Killjoys Season 4 Episode 1 Review The Warrior Princess Bride

The Killjoys season premiere looks to the past for the key to Dutch surviving her fight with The Lady.

This Killjoys review contains spoilers.

Killjoys Season 4 Episode 1

“Every battle has a crisis that seems unwinnable.”

Last season’s Killjoys finale finds Dutch and Aneela submerging themselves in the green plasma after agreeing to work together to destroy The Lady, but season four’s premiere, “The Warrior Princess Bride,” takes a circuitous route, delving into the past to help address the problems of the present.  Some might argue that show creator Michelle Loveretta’s script spends too much time exploring the genesis of Johnny and Dutch’s relationship instead of confronting the campaign to bring down The Lady. They would be wrong. Really wrong.

Lovretta and new showrunner Adam Barken stand in the enviable position of knowing exactly how much time they have to tell their stories after receiving a two season, 20 episode renewal at the end of season three. So it is with that knowledge and freedom that the journey into Johnny and Dutch’s past works beautifully in tandem with the Green Space’s Khylen to urge The Warrior (Dutch) to fight for her life after suffering a grievous injury presumably at the hand of The Lady. The focus in Killjoys has generally been on space science and technology, but now that we’re presented the enigmatic Lady and the influence of the green plasma, this journey into the supranormal simply adds another tantalizing layer to an increasingly intricate tale. For a long time this has been Dutch’s story of self-discovery and transformation, and though the appearance of Aneela seemingly complicates her search, in some ways, it might just make it easier.

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During the course of raising both Aneela and Dutch,  Khylen, as he often has, employs allegory, and though his tale of The Thief and The Warrior ostensibly recounts the early days of Johnny and Dutch’s relationship, its meaning transcends the mere capture of an assassin. Much of the episode centers on relationships and the impact they ultimately have moving forward in the fight against the Hullen and beyond. That we still know so little about the green plasma adds to the mystical qualities that now surround Khylen as his memory and wisdom live on to provide his daughters with direction in their struggle to escape or embrace what they perceive to be their destinies. We’ll require some clarity soon, but for now, what we don’t know is just as fascinating. That said, the question of whether injuries sustained in the green translate to the real world becomes increasingly important.

Even though Killjoys previously explored Yalena’s ill fated wedding and Johnny’s attempted theft of Lucy, both of which provide a glimpse of the people they were at their initial meeting, tonight we see the event that sends them on the path that changes their futures and ultimately that of The Quad. It’s a wonderful story in and of itself, and most of it is probably true; remember, this is Khylen talking. But it’s fascinating to watch the two reinvent themselves as RAC agents, all because of a chance encounter with someone who possessed the vision to see beyond the surface. And having witnessed their turbulent past, to see that it is, in fact, Turin who brings these two on board adds to their rich history.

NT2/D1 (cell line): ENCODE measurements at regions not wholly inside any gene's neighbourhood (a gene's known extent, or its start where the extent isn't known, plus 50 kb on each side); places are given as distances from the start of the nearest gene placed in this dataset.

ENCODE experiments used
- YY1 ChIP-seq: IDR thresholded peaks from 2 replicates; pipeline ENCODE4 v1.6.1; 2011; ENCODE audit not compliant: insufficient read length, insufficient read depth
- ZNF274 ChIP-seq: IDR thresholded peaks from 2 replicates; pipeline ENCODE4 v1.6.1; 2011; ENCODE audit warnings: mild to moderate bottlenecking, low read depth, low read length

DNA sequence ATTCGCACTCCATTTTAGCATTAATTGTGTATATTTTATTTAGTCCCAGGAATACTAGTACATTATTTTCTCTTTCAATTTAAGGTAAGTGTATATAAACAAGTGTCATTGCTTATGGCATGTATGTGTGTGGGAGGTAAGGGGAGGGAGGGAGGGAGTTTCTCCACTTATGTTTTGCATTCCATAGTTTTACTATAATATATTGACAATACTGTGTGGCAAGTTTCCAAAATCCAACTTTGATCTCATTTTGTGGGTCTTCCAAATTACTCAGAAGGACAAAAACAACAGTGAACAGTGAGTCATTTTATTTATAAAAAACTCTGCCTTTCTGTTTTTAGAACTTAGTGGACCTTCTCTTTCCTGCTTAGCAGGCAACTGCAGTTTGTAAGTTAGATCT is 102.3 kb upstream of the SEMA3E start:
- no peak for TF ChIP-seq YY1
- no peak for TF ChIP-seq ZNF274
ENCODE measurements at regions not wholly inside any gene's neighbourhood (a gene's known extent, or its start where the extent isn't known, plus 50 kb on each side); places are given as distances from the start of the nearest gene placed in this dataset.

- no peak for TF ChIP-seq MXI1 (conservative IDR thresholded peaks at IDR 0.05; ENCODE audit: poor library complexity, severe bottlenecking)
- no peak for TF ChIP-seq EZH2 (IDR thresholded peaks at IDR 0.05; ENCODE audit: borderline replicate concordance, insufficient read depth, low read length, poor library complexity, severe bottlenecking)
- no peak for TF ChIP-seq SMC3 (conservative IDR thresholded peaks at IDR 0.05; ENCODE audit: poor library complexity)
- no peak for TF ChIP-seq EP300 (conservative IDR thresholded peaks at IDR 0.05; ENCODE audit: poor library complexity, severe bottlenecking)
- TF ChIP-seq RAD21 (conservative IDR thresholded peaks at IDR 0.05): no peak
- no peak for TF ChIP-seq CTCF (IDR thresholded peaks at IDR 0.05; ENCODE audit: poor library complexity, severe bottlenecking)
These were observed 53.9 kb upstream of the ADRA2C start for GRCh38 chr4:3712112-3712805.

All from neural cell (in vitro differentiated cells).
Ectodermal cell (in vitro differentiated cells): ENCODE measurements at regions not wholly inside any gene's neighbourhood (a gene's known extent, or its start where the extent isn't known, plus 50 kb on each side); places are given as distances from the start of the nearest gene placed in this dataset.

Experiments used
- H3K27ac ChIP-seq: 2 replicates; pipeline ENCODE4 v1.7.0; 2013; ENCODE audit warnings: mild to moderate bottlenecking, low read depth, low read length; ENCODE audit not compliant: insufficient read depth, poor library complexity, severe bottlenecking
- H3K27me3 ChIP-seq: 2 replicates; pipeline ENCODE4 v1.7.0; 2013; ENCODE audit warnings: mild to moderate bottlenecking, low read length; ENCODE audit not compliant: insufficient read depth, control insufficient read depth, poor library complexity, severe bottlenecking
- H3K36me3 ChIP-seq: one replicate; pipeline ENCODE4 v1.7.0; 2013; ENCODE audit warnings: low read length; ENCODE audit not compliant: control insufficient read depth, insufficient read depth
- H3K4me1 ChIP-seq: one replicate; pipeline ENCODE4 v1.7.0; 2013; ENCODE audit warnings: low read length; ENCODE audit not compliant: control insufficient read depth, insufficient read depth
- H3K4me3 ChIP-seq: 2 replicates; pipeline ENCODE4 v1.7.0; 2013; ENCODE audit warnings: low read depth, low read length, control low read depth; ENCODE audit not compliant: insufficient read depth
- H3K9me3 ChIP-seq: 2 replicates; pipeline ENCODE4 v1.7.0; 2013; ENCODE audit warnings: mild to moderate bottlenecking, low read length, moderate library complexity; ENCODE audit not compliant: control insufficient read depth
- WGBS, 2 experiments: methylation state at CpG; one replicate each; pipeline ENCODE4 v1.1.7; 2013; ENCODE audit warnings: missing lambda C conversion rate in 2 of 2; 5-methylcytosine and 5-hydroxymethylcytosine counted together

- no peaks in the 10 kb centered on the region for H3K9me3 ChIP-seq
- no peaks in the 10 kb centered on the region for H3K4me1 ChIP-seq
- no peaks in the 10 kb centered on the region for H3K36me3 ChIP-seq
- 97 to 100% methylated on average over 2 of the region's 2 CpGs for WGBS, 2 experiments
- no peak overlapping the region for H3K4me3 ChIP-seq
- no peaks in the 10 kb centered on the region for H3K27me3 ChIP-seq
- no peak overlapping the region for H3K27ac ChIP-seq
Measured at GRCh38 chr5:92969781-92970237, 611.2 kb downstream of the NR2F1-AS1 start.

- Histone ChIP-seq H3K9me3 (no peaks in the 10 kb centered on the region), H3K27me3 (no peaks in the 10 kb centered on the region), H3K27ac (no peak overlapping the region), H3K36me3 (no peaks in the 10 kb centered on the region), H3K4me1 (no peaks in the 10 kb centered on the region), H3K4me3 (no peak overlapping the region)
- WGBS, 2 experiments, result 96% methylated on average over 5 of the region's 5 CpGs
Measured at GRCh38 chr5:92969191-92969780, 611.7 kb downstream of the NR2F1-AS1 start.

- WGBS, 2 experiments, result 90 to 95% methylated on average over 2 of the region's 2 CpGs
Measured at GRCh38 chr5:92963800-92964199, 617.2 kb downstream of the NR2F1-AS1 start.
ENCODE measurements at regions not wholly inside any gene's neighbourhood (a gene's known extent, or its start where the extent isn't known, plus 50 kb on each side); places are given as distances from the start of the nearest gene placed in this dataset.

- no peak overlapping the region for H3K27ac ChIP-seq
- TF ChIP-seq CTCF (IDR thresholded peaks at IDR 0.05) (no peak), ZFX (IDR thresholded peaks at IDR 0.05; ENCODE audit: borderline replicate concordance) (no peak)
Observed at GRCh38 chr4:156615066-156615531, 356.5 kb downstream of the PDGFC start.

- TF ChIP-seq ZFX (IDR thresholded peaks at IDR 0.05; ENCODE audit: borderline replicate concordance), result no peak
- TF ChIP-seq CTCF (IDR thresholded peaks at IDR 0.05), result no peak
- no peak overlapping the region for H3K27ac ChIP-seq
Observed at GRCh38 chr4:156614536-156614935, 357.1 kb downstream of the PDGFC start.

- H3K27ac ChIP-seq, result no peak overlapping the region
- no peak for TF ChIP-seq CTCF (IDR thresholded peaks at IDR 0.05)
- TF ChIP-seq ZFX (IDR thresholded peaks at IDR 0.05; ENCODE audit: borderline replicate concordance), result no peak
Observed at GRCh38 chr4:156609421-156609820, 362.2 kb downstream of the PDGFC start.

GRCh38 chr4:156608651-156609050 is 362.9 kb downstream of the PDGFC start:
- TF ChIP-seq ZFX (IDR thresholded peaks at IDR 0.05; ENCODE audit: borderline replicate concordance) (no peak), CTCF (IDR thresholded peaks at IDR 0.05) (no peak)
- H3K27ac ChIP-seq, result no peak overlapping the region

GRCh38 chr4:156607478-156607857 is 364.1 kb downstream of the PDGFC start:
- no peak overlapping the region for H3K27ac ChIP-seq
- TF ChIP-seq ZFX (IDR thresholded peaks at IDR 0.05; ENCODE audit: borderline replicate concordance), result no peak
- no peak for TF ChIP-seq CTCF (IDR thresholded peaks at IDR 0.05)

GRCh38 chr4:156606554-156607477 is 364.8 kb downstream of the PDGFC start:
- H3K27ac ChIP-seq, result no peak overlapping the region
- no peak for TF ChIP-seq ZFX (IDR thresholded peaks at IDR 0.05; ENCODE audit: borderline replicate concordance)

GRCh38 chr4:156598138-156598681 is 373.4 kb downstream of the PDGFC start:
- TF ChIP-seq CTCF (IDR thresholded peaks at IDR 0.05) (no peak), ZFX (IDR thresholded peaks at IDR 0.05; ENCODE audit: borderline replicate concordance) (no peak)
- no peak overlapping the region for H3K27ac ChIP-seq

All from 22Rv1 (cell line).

Lovretta throws a lot of details our way, and though some lack the importance of others, for the most part, they’re all a lot of fun. While I’m not a big fan of Johnny’s eyeliner, it does reflect who he was at the time, and what better setting to push these two down the road than Pree’s bar The Royale. Come to think of it, the eyeliner does accentuate John’s baby blue eyes. And no sooner do we remember how much we enjoy the gregarious barkeep’s sexually tinged observations than a killjoy enters to serve and lock John and Dutch. Of course, at this point she hasn’t yet adopted that name, but more on that later. Still, it’s a watershed moment whose significance cannot be overlooked.

In a sense, Khylen’s observation that “every battle has a crisis that seems unwinnable” provides a concise overview of the life that John, Dutch, and D’avin have led the past seven years. And while being detained by the RAC is not the first crisis they’ve faced, that it evolves into a procedural gives both a chance to prove their mettle not only to each other but to Turin observing in the background. At the point Dutch agrees to help find the assassin in town, Johnny still sees her as a spoiled rich girl, and it’s fascinating to watch her take the lead while he follows. Not only does their relationship continue to develop, but the skill sets each brings to the table also begin to come into view. Of course, we’ve come to appreciate John’s superior technical expertise and Dutch’s physical and analytic prowess, but watching them unfold under these circumstances adds another level of appreciation.